“It’s kind of crazy,” he told Bridge Michigan.

He announced last week that he was hiring Pro V&V of Alabama, a federally accredited cybersecurity firm, to perform a “forensic audit” of the county’s election server. Forlini said the audit of the $16,000 server will be overseen by CyFIR LLC of Alabama, which also participated in a controversial and more in-depth forensic audit in Arizona.

Find “ghost voters”

Activists in Michigan have already launched similar citizen marches in Muskegon and Livonia, former state senator Patrick Colbeck said Tuesday at the Michigan Capitol rally.

Organizers from the nonprofit Election Integrity Fund & Force used the Trump-endorsed event to recruit volunteers willing to knock on doors in their own local communities.

“Our Qualified Voter File has been damaged, and the only way to straighten things out is to review the Qualified Voter File and reach out to our communities,” said Joanne Bakale, an activist from Berrien County that others organizers called it “canvassing”. queen” of Michigan.

“Please help us find ghost voters in your communities,” she said. “Help us find lost voters in your community. Help us find duplicate voters in your community. And finally, help us find the truth.”

The ongoing canvass was inspired by a similar effort in Arizona led by Liz Harris, a failed legislative candidate who spoke at the Michigan rally on Tuesday and encouraged activists to use a free app to “start their own canvassing.” ” here.

In a September report touted by Trump supporters as evidence of voter fraud, Harris estimated that in a state Biden won by about 10,000 votes, officials never counted more than 170,000 “lost” votes. , but counted 96,000 “ghost” votes from residents who didn’t live where they had registered.

However, the Arizona prospecting report contained almost no concrete evidence, and local newspapers quickly debunked its only verifiable claims.

In one instance, Harris claimed two voters mailed in absentee ballots from a vacant lot in Maricopa County.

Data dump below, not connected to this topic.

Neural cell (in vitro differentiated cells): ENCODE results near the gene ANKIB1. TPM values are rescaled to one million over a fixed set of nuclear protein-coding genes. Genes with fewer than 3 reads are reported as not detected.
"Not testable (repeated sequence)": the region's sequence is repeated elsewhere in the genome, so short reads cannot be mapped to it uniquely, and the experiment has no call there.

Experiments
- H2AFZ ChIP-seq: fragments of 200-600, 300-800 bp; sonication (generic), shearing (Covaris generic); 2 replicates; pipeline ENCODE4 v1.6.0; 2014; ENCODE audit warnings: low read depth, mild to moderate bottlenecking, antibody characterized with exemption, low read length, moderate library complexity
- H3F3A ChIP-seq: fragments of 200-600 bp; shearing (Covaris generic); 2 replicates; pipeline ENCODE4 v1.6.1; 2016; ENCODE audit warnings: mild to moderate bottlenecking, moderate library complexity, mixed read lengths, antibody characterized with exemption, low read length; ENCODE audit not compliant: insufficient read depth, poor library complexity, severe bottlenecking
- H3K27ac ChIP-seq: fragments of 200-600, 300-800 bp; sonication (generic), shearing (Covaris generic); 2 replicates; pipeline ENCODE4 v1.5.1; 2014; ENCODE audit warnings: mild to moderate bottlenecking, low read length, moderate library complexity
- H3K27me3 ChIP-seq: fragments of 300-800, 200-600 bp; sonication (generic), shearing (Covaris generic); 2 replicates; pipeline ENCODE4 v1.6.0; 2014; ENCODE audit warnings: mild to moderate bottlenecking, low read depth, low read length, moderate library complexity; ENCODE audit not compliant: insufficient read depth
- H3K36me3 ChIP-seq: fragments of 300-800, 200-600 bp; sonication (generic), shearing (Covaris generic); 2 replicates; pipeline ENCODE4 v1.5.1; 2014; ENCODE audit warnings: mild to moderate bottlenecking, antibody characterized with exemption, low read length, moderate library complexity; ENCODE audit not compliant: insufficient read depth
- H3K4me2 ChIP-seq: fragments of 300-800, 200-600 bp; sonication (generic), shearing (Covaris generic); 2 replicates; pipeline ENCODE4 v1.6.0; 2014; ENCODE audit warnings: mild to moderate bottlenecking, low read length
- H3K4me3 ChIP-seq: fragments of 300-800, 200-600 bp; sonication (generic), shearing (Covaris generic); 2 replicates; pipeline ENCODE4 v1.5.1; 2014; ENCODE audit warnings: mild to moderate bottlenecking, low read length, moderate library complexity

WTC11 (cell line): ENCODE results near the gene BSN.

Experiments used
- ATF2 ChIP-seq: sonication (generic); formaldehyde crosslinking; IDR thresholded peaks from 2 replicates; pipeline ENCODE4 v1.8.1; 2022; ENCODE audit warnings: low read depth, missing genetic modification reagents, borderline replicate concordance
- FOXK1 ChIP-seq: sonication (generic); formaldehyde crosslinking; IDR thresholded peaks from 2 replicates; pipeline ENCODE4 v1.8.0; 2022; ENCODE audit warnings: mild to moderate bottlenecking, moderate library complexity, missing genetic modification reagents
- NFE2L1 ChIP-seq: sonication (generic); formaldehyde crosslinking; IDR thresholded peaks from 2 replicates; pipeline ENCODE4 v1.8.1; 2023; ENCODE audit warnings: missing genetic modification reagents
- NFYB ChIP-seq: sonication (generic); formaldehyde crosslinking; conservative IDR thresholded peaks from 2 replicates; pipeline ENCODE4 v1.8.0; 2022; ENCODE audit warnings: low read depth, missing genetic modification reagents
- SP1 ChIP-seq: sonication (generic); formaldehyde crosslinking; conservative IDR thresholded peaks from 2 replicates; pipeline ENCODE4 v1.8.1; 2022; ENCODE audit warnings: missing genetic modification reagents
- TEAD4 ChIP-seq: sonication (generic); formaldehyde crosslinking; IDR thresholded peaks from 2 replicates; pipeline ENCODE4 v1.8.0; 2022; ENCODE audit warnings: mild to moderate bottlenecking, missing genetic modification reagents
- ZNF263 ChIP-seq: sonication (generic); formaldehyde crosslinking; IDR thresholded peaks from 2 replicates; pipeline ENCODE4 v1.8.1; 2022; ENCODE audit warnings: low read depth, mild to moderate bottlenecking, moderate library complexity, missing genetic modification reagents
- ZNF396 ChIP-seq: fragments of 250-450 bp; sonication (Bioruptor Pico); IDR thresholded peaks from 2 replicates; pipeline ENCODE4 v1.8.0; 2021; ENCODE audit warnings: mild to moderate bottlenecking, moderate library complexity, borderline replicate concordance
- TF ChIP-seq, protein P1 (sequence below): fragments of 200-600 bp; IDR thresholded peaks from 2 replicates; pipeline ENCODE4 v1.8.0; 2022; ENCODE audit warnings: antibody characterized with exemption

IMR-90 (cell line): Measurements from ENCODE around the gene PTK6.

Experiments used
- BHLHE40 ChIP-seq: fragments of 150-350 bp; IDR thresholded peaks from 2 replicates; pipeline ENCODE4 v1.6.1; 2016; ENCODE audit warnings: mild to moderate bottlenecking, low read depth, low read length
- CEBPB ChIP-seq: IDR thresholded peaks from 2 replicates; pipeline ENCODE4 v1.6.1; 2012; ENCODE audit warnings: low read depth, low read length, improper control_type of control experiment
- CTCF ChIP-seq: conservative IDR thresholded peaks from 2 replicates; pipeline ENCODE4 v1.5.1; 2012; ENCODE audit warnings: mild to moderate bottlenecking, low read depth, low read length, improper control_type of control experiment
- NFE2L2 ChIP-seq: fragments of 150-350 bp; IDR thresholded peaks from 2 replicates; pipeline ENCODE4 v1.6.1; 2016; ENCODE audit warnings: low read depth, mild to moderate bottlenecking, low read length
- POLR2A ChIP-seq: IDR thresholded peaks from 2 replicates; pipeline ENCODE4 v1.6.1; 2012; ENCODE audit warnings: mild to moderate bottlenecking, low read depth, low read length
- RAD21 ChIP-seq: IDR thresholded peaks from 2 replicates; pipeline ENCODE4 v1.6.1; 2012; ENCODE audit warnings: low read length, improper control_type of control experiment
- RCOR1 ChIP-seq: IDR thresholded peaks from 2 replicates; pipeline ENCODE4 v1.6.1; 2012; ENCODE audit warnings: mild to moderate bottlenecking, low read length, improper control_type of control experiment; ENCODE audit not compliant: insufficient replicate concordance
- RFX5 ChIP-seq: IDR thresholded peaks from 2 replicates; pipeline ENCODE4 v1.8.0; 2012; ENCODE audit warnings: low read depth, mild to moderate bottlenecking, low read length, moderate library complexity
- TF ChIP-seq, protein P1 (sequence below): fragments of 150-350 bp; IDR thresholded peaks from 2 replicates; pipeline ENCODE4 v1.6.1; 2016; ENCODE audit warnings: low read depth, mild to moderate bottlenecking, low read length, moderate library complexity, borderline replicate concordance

But reporters investigating the allegation found there was a house on the land which was “clearly visible from the street”, not to mention Google Maps.

Arizona Senate Republicans considered ordering their own election inquiry as part of a “forensic audit” of the Maricopa County election, but backed out of the plan after the U.S. Department of Justice warned him.

“Past experience with similar investigative efforts across the country has raised concerns that they may be directed against minority voters, which may potentially implicate the Human Rights Act’s anti-bullying prohibitions. vote,” Civil Rights Division deputy Pamela Karlan told Arizona officials in May.

“Such investigative efforts can have a significant intimidating effect on qualified voters that may deter them from seeking to vote in the future.”

“Hearts are in the right place”

Berry, the Republican clerk for Chesterfield Township, told Bridge Michigan that she believes “the hearts of her local canvassers are in the right place.”

“I just think the methods they use, and the fact that they’re just not properly trained, means they just don’t fully understand the (election) process,” leading to erroneous claims, Berry said.

Benson, the Democratic secretary of state, called the 2020 election the safest in Michigan’s history.

Anyone still concerned about election security should review the results of more than 250 local audits conducted by clerks on both sides of the aisle, said Wimmer, a spokesman for the secretary of state.

“And any citizen who encounters a so-called ‘solicitor’ at their door asking to know how they voted is asked to explain it before closing it,” Wimmer said.